Tales of Imperial Russia: The Life and Times of Sergei Witte, 1849–1915 by Francis W Wcislo - review by Donald Rayfield

Donald Rayfield

Eminent Tsarist Statesman

Tales of Imperial Russia: The Life and Times of Sergei Witte, 1849–1915


Oxford University Press 314pp £35 order from our bookshop

Many Russian émigrés – not least Nabokov, in his memoirs – and even some non-Russian historians fancied that imperial Russia would come unscathed through war and revolution to develop into a prosperous and liberal monarchy. This fantasy was inspired by the ministers of genius who held office in the 1890s and 1900s – men like Piotr Stolypin and, above all, Sergei Witte. In their time they transformed Europeans’ view of Russia: thanks to Stolypin, Russian peasants sent butter in refrigerated wagons to London’s Home and Colonial shops; thanks to Sergei Witte, the Russian rouble was as acceptable as sterling or dollars in Italian hotels, and trains ran faster from Paris to St Petersburg than they do today. (My grandfather accordingly invested the family fortune in Russian railways, which is why his offspring have all had to work for a living.)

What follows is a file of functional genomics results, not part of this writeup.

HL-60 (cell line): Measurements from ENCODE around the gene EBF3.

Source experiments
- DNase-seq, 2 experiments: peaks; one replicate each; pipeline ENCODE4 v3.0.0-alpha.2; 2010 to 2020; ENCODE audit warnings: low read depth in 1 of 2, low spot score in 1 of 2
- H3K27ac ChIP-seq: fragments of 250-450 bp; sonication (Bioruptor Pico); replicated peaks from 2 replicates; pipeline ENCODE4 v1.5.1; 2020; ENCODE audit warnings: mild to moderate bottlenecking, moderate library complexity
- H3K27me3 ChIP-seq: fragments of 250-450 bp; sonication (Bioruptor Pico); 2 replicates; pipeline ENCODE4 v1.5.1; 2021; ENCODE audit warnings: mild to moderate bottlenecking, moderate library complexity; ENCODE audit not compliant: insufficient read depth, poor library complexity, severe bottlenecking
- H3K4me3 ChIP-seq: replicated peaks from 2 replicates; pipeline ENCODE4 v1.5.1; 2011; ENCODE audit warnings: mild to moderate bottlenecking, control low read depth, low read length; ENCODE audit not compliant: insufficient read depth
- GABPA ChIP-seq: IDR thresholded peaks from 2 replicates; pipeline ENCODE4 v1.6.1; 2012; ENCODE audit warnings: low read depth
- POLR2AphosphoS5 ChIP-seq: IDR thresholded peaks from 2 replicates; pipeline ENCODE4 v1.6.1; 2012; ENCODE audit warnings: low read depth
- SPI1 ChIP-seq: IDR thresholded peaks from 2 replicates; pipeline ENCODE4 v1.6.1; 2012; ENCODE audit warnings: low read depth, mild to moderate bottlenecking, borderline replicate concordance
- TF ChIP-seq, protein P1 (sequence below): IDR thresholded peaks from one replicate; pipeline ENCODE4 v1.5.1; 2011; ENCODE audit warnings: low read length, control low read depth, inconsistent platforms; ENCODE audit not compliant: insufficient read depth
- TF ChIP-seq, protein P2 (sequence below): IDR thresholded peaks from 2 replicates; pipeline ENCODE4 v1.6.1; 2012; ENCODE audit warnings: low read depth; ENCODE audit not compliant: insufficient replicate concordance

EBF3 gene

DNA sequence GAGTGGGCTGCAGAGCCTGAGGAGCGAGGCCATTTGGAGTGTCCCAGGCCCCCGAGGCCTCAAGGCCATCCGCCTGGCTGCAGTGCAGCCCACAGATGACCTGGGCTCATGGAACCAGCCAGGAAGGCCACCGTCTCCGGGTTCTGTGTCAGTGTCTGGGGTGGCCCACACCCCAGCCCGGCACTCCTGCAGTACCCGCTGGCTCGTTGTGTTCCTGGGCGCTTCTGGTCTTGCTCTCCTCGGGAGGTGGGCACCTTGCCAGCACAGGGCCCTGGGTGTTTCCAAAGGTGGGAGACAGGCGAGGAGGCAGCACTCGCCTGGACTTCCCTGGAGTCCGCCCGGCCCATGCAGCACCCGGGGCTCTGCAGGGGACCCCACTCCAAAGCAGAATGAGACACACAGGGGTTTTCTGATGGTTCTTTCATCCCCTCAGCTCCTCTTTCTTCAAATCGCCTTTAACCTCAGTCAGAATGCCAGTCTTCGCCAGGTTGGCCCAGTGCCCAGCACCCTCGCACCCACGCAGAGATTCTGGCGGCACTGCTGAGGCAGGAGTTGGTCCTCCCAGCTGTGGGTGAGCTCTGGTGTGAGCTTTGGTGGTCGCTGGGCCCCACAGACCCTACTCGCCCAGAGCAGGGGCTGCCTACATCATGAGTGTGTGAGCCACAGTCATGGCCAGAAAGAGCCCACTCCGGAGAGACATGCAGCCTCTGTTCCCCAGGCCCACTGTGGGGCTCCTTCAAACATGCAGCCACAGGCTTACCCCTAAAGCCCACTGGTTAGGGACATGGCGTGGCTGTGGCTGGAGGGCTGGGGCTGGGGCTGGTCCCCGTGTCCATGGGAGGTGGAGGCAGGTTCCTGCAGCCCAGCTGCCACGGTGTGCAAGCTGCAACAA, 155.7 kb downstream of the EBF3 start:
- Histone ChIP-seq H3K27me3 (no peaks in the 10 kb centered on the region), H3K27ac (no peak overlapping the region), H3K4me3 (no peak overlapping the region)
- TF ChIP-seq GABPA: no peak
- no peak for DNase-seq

With such ministerial talent, especially when the Duma gave Russia some parliamentary discourse, and with press and legal systems comparable to the best in Europe, how could tsarist Russia fail? There were two opposing pressures. No minister could survive the Charybdis of the Imperial court. Tsar Nicolas II’s

Sign Up to our newsletter

Receive free articles, highlights from the archive, news, details of prizes, and much more.

A Mirror - Westend

Follow Literary Review on Twitter